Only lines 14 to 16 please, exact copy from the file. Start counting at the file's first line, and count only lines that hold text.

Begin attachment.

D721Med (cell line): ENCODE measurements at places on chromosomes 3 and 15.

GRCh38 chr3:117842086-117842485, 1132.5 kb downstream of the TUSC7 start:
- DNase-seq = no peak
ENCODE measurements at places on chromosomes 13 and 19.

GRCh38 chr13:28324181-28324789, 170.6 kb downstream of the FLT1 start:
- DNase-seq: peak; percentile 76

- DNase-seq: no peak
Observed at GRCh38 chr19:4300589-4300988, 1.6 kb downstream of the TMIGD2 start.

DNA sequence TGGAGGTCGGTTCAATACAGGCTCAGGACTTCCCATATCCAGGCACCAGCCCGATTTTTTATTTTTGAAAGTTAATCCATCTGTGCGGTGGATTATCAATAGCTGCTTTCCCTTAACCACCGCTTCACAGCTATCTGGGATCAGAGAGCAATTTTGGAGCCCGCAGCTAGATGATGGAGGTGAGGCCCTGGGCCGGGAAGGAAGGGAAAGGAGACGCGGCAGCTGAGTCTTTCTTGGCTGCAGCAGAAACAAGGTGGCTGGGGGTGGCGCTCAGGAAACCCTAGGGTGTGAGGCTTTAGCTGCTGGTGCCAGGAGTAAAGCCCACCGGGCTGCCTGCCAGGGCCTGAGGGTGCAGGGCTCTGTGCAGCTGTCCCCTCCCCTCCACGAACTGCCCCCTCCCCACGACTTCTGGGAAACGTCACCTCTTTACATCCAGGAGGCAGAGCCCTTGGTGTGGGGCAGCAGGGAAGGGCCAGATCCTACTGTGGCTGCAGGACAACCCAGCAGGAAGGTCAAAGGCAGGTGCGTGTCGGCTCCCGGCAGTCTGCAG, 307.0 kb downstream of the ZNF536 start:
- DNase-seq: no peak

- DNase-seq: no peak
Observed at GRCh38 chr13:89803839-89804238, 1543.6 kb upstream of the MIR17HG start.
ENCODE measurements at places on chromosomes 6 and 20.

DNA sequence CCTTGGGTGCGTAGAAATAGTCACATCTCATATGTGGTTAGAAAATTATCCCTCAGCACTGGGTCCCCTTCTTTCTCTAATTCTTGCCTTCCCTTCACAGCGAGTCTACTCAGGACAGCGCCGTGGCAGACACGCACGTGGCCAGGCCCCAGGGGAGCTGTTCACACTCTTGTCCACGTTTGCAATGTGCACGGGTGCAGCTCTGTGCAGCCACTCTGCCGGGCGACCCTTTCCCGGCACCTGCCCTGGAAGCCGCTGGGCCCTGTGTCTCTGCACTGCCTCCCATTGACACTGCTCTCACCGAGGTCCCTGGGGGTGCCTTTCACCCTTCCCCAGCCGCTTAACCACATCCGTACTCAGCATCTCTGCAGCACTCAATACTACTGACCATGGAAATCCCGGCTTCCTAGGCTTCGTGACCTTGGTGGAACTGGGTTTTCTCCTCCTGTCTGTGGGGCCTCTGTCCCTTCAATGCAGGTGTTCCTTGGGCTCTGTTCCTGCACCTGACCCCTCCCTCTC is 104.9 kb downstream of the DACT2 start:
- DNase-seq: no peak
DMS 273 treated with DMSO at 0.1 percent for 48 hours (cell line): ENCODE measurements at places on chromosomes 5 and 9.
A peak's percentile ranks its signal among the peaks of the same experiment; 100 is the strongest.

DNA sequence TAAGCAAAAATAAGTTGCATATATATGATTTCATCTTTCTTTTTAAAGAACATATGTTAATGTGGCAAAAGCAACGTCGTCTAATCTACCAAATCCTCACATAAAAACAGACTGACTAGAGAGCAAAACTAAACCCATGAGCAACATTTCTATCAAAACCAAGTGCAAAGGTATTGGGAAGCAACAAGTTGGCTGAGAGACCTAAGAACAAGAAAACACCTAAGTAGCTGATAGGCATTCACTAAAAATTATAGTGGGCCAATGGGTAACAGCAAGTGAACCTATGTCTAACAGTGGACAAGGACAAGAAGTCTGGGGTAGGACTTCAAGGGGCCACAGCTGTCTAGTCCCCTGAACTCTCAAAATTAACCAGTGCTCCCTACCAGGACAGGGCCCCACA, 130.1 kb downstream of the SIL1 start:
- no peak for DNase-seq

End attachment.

DNA sequence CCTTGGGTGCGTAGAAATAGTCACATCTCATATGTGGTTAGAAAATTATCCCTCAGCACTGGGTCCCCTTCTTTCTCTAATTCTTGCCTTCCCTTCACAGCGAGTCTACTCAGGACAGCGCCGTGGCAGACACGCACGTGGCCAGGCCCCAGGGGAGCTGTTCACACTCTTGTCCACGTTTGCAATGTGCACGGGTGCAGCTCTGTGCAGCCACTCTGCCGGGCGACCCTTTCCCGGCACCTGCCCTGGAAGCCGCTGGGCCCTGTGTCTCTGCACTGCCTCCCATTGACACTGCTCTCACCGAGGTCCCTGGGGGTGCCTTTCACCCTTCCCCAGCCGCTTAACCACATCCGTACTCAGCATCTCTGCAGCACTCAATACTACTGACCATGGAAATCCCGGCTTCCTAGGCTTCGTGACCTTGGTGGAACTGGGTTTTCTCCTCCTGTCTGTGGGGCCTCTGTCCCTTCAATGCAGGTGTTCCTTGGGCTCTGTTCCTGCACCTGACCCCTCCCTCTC is 104.9 kb downstream of the DACT2 start:
- DNase-seq: no peak
DMS 273 treated with DMSO at 0.1 percent for 48 hours (cell line): ENCODE measurements at places on chromosomes 5 and 9.